Members of the House Homeland Security Committee recently introduced bipartisan legislation that would require the Transportation Security Administration (TSA) to streamline the application and renewal process for transportation workers who need multiple credentials, and establish a reduced fee structure.
If signed into law, the bill would bring relief for carriers, and the overall supply chain, says Ryan Streblow, president and CEO of National Tank Truck Carriers, which has had a long-standing goal of streamlining the process for securing the Hazardous Materials Endorsement (HME) and Transportation Worker Identification Credential (TWIC).
“It’s incredibly crucial, especially now,” Streblow insisted. “We’re facing, and continue to face, a workforce shortage.
“It makes the news all the time—and duplication is adding to the potential delays.”
Because of the commodities they haul, most tank truck carriers require drivers to hold a hazmat endorsement, and workers who need access to secure port facilities—which tank truck drivers often need to visit—must obtain a TWIC. Yet those credentials, along with the TSA PreCheck, which all require background checks, are applied for and issued separately, and come with their own fees and protracted wait times.
“I have heard from workers in my district who end up spending a significant amount of time and money to keep their credentials up to date—this process clearly needs to be fixed,” said Rep. Adam Smith, a Democrat from Washington, who introduced the bill along with Rep. John Katko, a Republican from New York.
“The bipartisan legislation introduced (Feb.2) will require TSA to make it easier and less costly for workers to maintain their credentials, taking some of the burden off our transportation workers who are critical to keeping our economy running. I appreciate ranking member Katko for working with me on this commonsense bill.”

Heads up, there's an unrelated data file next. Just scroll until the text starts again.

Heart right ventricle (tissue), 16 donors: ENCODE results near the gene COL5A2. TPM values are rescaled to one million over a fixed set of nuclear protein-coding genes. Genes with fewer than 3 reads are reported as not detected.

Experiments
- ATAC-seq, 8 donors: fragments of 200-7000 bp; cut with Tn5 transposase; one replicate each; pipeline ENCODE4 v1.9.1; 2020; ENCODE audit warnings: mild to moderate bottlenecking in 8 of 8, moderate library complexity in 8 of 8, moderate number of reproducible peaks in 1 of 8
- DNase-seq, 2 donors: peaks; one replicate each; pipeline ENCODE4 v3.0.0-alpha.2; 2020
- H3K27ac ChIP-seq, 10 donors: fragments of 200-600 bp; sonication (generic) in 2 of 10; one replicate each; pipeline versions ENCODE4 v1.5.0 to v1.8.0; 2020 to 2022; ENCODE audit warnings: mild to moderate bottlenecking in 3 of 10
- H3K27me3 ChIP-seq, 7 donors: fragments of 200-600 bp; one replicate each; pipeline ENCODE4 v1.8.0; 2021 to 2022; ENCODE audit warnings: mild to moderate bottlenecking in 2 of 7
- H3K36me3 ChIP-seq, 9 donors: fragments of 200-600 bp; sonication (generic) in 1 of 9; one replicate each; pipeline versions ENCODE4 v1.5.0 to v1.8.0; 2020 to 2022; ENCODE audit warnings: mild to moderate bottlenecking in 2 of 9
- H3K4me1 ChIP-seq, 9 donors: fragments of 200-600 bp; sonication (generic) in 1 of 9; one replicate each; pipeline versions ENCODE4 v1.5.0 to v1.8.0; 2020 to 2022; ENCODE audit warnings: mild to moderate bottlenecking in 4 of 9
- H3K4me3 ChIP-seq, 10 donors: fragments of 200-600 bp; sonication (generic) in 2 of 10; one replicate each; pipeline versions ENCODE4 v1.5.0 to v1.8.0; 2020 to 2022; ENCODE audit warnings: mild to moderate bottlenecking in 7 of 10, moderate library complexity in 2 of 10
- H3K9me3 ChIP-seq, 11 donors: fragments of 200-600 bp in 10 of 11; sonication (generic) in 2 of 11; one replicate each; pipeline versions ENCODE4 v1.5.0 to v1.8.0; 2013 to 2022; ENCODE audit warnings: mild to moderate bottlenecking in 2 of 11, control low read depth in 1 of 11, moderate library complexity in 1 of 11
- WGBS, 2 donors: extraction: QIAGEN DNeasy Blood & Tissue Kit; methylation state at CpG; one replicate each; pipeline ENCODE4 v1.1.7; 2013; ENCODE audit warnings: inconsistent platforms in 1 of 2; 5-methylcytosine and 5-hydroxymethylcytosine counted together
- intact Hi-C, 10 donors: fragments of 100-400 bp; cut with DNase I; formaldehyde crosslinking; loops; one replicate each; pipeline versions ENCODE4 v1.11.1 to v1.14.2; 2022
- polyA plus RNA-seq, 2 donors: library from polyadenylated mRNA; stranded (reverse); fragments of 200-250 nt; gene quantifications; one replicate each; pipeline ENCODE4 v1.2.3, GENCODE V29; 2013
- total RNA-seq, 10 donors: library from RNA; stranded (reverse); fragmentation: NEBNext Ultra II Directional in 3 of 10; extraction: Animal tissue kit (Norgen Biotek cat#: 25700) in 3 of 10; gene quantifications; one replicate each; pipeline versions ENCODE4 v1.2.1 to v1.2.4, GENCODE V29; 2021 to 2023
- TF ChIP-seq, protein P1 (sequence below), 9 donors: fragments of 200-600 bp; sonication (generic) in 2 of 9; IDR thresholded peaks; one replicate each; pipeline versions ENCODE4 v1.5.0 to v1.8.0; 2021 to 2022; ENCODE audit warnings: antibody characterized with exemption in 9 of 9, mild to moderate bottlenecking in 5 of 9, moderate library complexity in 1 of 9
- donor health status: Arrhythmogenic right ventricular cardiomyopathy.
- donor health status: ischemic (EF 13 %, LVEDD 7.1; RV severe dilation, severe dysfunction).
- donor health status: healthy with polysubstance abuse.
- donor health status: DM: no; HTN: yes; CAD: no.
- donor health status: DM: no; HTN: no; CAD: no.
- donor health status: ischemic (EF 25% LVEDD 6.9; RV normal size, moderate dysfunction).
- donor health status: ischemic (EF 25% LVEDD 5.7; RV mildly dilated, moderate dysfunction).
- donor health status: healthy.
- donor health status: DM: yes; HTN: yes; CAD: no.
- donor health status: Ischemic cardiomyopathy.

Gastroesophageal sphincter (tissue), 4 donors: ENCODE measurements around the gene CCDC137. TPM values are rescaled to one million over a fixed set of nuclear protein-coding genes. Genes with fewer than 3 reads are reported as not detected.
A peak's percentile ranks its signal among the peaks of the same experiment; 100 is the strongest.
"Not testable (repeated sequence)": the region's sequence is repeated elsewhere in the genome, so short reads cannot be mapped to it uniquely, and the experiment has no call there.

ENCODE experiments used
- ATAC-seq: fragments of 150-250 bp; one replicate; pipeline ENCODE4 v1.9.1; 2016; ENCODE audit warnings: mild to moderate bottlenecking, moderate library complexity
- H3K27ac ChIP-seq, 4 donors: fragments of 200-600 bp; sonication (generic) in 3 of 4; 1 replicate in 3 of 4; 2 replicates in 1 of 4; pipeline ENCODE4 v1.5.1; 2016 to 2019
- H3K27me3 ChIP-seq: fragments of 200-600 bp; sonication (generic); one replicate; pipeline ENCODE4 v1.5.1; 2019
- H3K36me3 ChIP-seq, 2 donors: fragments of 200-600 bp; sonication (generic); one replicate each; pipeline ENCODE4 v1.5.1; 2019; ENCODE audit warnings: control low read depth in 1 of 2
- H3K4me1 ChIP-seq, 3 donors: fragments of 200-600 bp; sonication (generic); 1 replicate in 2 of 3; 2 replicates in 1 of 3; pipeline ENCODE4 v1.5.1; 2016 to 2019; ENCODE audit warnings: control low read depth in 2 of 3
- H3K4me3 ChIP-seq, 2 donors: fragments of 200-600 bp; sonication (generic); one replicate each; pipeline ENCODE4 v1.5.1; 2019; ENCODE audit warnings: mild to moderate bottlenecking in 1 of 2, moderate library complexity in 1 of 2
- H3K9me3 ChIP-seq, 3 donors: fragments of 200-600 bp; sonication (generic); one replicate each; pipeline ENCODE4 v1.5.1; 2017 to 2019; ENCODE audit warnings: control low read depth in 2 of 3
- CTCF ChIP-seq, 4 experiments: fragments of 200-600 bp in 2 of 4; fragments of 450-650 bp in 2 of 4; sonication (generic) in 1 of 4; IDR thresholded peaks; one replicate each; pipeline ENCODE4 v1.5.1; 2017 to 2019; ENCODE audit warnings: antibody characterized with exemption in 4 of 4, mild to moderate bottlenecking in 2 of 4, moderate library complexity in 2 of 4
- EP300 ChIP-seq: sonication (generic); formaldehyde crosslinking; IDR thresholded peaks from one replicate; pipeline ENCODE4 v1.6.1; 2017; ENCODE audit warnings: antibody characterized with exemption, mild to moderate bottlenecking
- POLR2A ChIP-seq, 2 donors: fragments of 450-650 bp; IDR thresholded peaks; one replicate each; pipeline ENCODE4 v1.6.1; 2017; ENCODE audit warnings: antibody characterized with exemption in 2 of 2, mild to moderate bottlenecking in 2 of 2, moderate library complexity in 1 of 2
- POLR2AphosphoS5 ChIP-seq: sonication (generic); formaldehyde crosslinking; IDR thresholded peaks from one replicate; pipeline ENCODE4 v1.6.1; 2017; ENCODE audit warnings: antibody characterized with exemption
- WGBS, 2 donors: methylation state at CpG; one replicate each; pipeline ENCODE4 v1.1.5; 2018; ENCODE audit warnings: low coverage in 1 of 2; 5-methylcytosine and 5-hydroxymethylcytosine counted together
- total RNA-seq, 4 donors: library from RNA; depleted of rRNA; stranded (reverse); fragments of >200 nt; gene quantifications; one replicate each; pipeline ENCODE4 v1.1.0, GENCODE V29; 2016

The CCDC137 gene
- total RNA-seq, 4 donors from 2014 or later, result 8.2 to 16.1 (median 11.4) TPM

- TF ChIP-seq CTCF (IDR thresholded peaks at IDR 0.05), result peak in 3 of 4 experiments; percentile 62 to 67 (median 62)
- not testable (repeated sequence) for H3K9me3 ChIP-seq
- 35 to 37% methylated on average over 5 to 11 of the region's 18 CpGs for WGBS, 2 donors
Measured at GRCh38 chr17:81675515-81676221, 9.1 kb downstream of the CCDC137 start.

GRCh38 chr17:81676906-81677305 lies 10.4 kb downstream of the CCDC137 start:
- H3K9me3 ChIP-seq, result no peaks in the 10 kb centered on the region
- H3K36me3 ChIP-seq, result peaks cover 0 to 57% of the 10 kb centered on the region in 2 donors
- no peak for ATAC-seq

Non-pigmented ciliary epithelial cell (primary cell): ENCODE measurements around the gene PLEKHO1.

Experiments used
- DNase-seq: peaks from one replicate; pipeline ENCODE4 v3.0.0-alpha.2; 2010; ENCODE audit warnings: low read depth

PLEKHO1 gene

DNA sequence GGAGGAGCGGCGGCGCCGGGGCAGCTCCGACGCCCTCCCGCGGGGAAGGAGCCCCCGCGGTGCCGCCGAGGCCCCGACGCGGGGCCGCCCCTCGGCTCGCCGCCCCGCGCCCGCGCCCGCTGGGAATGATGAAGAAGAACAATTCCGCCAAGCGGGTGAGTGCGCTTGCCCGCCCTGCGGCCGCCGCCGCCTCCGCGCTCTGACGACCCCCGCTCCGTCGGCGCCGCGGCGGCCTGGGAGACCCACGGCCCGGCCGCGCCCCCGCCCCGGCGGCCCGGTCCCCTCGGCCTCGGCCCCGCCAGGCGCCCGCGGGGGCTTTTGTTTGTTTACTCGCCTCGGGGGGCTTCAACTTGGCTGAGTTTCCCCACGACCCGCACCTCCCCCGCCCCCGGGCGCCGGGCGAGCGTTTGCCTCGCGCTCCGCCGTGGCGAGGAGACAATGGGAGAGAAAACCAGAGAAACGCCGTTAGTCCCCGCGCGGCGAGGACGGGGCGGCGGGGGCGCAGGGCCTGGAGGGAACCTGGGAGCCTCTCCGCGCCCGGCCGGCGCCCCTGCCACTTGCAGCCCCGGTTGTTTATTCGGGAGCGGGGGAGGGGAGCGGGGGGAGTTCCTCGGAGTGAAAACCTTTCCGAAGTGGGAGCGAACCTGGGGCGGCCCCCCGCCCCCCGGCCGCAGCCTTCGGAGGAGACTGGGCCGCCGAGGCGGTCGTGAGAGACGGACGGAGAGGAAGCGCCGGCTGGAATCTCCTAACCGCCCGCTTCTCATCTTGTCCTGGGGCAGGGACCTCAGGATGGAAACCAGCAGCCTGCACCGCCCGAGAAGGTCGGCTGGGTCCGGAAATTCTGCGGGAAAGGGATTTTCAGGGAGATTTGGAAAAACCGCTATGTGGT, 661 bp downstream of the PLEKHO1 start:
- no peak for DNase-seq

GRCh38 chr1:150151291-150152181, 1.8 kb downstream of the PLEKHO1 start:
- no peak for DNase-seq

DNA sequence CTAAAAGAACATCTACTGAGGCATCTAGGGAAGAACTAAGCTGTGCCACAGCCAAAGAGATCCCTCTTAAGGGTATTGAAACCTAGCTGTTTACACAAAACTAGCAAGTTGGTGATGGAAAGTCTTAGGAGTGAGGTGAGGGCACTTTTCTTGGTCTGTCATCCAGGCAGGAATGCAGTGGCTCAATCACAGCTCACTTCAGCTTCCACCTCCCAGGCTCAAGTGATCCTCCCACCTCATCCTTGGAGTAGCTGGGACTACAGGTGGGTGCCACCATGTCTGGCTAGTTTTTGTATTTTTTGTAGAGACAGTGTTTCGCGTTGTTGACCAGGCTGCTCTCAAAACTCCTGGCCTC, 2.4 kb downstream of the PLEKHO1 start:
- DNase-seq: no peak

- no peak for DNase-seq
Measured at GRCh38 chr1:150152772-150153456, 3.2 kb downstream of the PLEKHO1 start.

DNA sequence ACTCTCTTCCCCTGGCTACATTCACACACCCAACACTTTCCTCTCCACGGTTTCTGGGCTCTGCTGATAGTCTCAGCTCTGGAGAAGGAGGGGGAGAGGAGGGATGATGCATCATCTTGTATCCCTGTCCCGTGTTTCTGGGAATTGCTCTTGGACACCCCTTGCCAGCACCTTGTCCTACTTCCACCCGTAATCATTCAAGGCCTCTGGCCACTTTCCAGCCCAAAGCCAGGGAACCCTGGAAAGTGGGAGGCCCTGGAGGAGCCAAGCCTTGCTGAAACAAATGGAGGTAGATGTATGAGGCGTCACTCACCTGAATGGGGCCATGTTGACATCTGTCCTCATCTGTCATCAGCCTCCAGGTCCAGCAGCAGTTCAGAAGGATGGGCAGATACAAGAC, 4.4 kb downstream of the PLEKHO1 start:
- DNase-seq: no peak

Currently, obtaining an HME can take months. Delays force carriers to extend training programs unnecessarily, and cause trainees who grow tired of waiting to go elsewhere to make money, Streblow said. “Then the industry and our economy suffer because we don’t have individuals adding to the supply chain and delivering commodities,” he added.
In addition to simplifying the process for transportation workers applying for multiple TSA credentials, the Security Threat Assessment Application Modernization Act will require TSA to establish a reduced fee structure. Most importantly, proponents say, the legislation does not modify the back-end security assessment conducted on individuals, ensuring they must submit to the same level of scrutiny as currently required by law.
“We need to remove unnecessary bureaucratic hurdles that burden our transportation workers from doing their important jobs,” Katko maintained. “Our transportation sector is imperative to our economic recovery from the pandemic, and this legislation eliminates redundant and costly requirements.”
Several transportation and industry organizations joined NTTC in support of the bill, including the American Trucking Associations.
“This critical legislation will standardize and streamline the enrollment process for individuals applying for multiple Transportation Security Administration Security Threat Assessment programs, relieving truck drivers of duplicative fees and redundant background checks, and empowering them to meet the needs of supply chains moving hazardous materials and operating in secure facilities,” said Edwin Gilroy, ATA’s senior vice president of legislative affairs.
Other organizations that support the bill include the Transportation Trades Department, AFL-CIO; Teamsters; Washington Trucking Associations; American Short Line & Regional Railroad Association; Association of American Railroads; Border Trade Alliance, and Owner-Operator Independent Drivers Association.
“The American supply chain crisis is now a prominent topic of national conversation, and NTTC firmly believes that this legislation is one crucial step needed to resolve logistics inefficiencies by streamlining background checks needed by certain truck drivers,” Streblow concluded.